What steps must be taken to rebuild California’s middle class?
USC, California Endowment team for town hall talk on the intersecting role of labor, business, education and philanthropy
Two USC programs and The California Endowment presented a town hall discussion addressing the role of business, labor, education and philanthropy in rebuilding California’s middle class.
The June 8 event was developed as a partnership between California Central, a USC Villaraigosa Initiative at the USC Price School of Public Policy, and the USC Dornsife Program for Environmental and Regional Equity. It was sponsored by The California Endowment.
Former Los Angeles Mayor Antonio Villaraigosa opened the event by stating that it is unacceptable for the richest country in the world to have such a high level of poverty. He emphasized the importance of building a world-class public education system, calling it the key to making equity the bedrock for developing a new economy and creating pathways for all children and families to find success.
“We won’t have a new economy if we don’t start educating the kids of the working class,” Villaraigosa said. “I tell people this issue of education is the civil rights issue of our time, because disproportionately it’s the kids of color who aren’t making it.”
Setting the tone
Manuel Pastor, a professor at the USC Dornsife College of Letters, Arts and Sciences, moderated a panel that featured Bill Allen of the Los Angeles County Economic Development Corp., Laphonza Butler of the United Long Term Care Workers union, Beatriz Solis of the California Endowment and Van Ton-Quinlivan, vice chancellor for workforce and economic development at California Community Colleges.
Pastor framed the conversation, explaining that, in 1969, California was in the middle of the pack compared to other states in inequality based on wages. However, California’s income inequality is well above the national average and is now the fourth most unequal.
“The one bit of good news is that there’s been a major shift in economic thinking that is starting to bubble up and take center stage,” Pastor said.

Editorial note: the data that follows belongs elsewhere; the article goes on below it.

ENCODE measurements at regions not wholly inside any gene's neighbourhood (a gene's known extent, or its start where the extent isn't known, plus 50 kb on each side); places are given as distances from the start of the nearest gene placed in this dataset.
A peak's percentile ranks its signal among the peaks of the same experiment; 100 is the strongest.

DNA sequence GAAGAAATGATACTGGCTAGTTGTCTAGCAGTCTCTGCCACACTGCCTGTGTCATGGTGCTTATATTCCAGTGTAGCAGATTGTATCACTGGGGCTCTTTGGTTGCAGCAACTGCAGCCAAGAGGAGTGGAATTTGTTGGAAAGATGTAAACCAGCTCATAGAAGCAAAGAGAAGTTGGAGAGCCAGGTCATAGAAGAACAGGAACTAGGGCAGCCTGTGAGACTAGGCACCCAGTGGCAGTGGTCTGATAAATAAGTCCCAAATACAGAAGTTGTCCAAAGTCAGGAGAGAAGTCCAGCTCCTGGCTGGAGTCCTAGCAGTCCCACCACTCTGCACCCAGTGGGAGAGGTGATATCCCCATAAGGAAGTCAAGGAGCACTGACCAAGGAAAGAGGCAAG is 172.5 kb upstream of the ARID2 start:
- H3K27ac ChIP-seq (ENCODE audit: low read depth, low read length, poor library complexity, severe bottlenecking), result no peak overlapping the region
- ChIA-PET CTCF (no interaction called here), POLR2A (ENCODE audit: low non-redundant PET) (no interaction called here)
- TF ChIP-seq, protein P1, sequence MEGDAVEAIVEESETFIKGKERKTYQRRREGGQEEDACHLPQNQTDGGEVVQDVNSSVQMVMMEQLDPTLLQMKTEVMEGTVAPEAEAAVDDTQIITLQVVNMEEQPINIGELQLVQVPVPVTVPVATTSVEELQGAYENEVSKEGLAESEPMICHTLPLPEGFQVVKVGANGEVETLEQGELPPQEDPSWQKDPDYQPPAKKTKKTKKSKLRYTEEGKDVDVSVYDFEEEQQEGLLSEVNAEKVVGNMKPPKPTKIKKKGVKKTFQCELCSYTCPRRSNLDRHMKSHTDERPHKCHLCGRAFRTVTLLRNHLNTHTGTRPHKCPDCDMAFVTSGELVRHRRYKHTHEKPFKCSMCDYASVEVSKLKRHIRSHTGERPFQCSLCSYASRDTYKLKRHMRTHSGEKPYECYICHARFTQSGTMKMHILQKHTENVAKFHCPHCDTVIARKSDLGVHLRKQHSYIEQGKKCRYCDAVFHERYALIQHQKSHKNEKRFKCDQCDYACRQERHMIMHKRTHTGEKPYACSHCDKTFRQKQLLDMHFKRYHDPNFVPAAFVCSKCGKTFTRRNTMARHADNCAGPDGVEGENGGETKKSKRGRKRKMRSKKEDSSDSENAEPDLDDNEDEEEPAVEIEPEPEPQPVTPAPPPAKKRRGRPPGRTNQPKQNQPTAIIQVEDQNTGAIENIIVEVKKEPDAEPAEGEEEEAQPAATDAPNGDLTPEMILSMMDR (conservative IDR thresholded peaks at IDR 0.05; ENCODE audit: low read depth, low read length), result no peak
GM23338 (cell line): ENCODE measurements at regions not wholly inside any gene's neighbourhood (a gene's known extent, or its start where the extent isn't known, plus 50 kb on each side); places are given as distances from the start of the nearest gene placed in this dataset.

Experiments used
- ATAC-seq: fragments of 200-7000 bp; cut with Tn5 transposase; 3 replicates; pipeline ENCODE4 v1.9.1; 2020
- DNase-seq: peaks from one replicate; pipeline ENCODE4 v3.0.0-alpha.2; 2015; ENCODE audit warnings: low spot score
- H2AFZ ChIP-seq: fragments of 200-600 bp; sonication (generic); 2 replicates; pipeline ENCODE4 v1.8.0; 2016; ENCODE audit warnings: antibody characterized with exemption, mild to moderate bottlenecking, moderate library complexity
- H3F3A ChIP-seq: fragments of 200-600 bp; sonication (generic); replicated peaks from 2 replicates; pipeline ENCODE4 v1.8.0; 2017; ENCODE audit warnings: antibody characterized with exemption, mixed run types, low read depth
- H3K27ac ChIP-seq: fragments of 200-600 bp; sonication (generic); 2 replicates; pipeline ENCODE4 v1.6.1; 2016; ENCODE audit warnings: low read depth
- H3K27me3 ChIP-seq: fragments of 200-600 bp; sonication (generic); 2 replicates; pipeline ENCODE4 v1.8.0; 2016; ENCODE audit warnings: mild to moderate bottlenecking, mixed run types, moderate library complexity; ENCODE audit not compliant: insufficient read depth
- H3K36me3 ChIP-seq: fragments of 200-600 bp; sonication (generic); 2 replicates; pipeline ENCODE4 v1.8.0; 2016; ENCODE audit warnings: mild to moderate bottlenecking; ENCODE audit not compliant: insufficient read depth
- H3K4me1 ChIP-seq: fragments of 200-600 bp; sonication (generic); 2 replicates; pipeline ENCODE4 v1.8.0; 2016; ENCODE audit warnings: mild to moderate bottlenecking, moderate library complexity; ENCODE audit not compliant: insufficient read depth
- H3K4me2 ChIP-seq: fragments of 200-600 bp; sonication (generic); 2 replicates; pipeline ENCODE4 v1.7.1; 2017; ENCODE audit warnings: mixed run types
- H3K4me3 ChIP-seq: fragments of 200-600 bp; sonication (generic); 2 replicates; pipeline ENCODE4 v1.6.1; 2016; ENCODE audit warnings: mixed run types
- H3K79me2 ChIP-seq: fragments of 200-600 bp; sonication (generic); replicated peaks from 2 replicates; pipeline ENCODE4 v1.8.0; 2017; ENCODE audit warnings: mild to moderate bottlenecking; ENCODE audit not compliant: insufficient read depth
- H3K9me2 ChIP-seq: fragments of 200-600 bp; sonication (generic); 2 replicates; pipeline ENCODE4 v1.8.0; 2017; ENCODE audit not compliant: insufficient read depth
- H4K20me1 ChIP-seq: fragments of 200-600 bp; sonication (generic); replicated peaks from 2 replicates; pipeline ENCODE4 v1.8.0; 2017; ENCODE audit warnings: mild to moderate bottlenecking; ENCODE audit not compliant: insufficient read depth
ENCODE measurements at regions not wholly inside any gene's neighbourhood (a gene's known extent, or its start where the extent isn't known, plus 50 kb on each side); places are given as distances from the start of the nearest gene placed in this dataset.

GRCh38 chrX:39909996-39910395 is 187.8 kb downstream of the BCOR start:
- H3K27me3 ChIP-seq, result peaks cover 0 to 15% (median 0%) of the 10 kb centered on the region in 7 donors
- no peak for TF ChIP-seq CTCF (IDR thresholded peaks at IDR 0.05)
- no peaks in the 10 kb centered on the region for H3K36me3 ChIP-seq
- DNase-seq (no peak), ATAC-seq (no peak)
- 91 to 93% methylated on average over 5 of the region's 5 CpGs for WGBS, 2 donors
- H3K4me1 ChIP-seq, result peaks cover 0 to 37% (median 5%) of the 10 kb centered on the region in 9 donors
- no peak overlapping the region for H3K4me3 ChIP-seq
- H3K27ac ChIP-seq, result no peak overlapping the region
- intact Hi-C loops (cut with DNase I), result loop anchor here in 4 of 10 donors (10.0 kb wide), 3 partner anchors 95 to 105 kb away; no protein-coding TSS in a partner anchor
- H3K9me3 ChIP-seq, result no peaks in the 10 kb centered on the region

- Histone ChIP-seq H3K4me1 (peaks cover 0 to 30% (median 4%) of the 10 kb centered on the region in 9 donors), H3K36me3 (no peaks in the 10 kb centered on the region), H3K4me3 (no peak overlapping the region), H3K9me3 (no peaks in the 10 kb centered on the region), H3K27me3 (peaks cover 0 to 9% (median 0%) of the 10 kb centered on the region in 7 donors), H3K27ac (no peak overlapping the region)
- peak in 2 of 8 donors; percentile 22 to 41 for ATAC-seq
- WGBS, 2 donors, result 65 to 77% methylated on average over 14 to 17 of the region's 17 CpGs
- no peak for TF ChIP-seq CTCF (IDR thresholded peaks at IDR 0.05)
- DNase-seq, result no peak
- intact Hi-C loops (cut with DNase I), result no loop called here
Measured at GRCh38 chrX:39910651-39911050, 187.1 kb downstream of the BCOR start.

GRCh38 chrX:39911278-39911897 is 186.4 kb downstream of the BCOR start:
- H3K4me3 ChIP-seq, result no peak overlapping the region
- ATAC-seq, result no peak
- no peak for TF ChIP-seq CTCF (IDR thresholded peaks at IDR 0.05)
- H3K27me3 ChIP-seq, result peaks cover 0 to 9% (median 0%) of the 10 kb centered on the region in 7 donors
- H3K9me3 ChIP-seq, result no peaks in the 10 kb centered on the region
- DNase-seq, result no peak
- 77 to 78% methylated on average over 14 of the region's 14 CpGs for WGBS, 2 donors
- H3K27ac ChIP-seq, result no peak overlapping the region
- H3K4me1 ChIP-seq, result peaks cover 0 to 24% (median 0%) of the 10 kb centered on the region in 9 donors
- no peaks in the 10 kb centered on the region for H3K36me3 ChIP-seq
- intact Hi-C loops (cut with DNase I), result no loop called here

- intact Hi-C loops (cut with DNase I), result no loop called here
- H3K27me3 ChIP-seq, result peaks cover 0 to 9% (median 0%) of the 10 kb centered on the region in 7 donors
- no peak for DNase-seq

The negative impacts of income inequality and its de facto aspects of racial segregation are becoming more widely understood as an impediment to economic growth. Addressing these problems is crucial for growing our new economy.
Pastor urged that California “drive the top, grow the middle and lift the bottom.” By driving the top, he means developing sectoral strategies for broader inclusion in high growth areas, such as California’s innovation economy. Middle income job growth can be achieved through expanded support of community colleges, promoting manufacturing and wider wealth building. And lifting the bottom can be done through the minimum wage increase, immigrant integration and affordable housing strategies.
Strengthening the economy
Ton-Quinlivan addressed the role California’s 113 community colleges can play in filling a million jobs — in the middle income range of the state’s labor market — that have gone unclaimed because people don’t have the training to get them. These jobs require more than high school degrees but less than a bachelor’s degree — including certificates, associate’s degrees and industry-valued credentials.
It’s very important that we mobilize and activate community colleges.
“It’s very important that we mobilize and activate community colleges,” Ton-Quinlivan said.
Allen spoke of area stakeholders coming together last year and developing a new strategic plan — which was recently adopted by the L.A. County Board of Supervisors — urging early childhood investment, immigrant integration, housing affordability and social justice in school systems.
“There is a growing school of thought in business that an unequal economy is not a strong economy, is not likely to be a growing, sustainable economy,” Allen said. “The county has a $664 billion gross domestic product, and yet we have 300 census districts in L.A. County among the highest poverty in the country.”
Preparing for the future
Solis noted that foundations can provide research, money for truth-telling and support for community organizations.
“I think what we’re learning is that if you don’t look at structural issues, we will constantly miss the mark in terms of addressing an inclusive economy,” Solis said.
From the labor perspective, Butler said unions need to do a better job of understanding the economy of the future and its role in a workforce that is currently evolving. She also noted the importance of preparing the future workforce for the jobs of the 21st century economy.
“We are not powerless in this conversation,” Butler said. “We have more power than we allow ourselves to realize if we just open our mouths and dream a little bigger than the neighborhood and block that we come from.”
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